Vacation? What's That?

from the we-don't-need-no-steenkin'-vacations dept

It seems like our always-on lifestyle continues to kill off the idea of vacation time. We've had stories in the past about how people tend to still check in with work while on vacation, in part to avoid having to deal with a huge stressful pile of things to do when they return. The latest study suggests this trend is continuing as the idea of the completely disconnected vacation is disappearing. Many people don't take all of the vacation time offered to them. Plenty of people never take extended vacations longer than a long weekend, and an astounding 24% of people say they didn't take any vacation at all. On top of that, those who do go on vacation don't disconnect. 72% say they stayed in contact with the office by email or phone while on vacation -- and, once again, many do so in order to avoid having a huge pile of work on their return. However, because of that, many say that they return from vacation more stressed than when they left. The article notes that this is a worrisome trend, but perhaps for many people it's just become the norm to blur the work/life balance -- and completely disconnecting on vacation would be even more problematic than staying partially connected.

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  1. identicon
    PhysicsGuy, 26 Nov 2006 @ 12:57pm

    Re: NeaonBHB

    the basis for your argument is horribly flawed. you proclaim that because people prior to the present have had to deal with hardship, that we should now sacrifice the privileges we have simply because of this? we're also not allowed to complain when these privileges are taken away, or to note the absurd quality of the excuses from the group who thinks that people who enjoy this privilege are unethical, immoral, whatever your overall point would be?

    people who deal with hardships do so in order to live on in hopes of a time without said hardships, where they and their kin don't have to deal with the hardships they endured. they don't continue on with the intent that once things get better that people will give up their privileges... let me ask, do you use hot water? you're probably the type to complain about "lazy" people taking the vacation time alloted to them because people suffered hardships in the work place before, but you're probably the first to complain when the hot water goes out and you're forced to take a cold shower, or when something on your car goes and you're forced to ... gasp ... walk, or when the batteries die in your calculator and you have to actually do computations in your head. before you reply with "i prefer cold showers as it gets me prepared for my brisk walk to work at an accountant office that bans computer and calculator use" ... stop right now. you're lying, and on the off chance that you're not, i'm sure i could come up with countless things that you take for granted...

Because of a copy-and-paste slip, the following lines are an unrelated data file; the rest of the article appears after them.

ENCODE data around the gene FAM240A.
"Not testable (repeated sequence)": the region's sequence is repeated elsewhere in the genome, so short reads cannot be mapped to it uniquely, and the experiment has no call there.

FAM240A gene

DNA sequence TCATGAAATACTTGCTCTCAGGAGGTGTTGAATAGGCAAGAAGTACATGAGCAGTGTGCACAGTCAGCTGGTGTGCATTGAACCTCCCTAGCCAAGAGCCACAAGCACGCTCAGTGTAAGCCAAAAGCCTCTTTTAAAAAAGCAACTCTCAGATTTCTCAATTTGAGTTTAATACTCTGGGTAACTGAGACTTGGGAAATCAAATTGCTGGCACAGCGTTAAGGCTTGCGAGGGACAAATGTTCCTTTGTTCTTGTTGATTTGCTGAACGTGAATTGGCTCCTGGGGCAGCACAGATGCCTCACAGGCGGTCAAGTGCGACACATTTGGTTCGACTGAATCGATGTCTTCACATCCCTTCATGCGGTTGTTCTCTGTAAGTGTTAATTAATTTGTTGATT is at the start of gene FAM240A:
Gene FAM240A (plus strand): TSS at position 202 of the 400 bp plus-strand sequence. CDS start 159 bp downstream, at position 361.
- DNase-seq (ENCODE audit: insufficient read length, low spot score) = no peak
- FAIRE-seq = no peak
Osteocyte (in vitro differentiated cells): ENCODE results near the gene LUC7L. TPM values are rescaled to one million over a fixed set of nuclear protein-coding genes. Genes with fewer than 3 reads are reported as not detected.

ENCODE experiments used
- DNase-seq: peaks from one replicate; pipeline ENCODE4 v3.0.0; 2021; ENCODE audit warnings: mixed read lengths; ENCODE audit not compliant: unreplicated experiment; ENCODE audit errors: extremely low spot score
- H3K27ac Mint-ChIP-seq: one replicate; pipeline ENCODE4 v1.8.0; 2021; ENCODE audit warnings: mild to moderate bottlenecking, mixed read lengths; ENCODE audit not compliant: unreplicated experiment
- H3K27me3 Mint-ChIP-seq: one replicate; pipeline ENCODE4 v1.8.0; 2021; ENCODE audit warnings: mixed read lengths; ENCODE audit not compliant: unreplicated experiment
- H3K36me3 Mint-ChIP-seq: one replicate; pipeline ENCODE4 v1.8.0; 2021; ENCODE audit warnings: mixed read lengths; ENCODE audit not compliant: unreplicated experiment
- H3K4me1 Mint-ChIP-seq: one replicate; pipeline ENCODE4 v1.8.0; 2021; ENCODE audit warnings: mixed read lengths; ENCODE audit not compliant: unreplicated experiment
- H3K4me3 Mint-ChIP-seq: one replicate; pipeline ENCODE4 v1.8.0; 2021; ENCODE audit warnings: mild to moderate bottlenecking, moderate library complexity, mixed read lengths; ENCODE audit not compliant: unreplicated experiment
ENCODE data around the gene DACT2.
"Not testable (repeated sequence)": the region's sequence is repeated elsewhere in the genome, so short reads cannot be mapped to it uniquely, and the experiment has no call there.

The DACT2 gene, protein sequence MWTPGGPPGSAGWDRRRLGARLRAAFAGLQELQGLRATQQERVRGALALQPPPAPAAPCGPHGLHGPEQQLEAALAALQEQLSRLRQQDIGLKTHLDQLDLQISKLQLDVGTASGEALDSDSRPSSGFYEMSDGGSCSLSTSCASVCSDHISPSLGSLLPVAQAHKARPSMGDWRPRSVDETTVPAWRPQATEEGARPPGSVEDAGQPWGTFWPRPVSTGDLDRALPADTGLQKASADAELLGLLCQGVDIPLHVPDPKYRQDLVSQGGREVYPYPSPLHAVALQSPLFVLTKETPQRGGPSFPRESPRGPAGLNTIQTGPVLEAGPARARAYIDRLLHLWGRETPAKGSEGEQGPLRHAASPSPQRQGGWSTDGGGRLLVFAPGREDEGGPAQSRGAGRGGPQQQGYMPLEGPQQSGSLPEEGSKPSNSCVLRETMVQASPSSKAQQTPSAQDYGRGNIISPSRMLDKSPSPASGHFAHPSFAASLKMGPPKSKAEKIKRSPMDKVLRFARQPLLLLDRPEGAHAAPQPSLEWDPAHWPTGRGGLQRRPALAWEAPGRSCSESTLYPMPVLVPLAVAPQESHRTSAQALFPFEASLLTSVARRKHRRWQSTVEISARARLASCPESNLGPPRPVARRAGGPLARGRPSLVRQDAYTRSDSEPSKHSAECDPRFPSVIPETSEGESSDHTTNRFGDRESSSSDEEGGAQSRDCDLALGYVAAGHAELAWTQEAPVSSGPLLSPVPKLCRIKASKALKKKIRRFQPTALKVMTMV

my overall point? well, my personal opinion is that people who can't take a vacation from work have a detrimental psychological addiction. but as far as this post goes, just because people had to endure hardships before doesn't mean that we should give up our privileges now. they did after all continue on through those hardships in hope of a better time.

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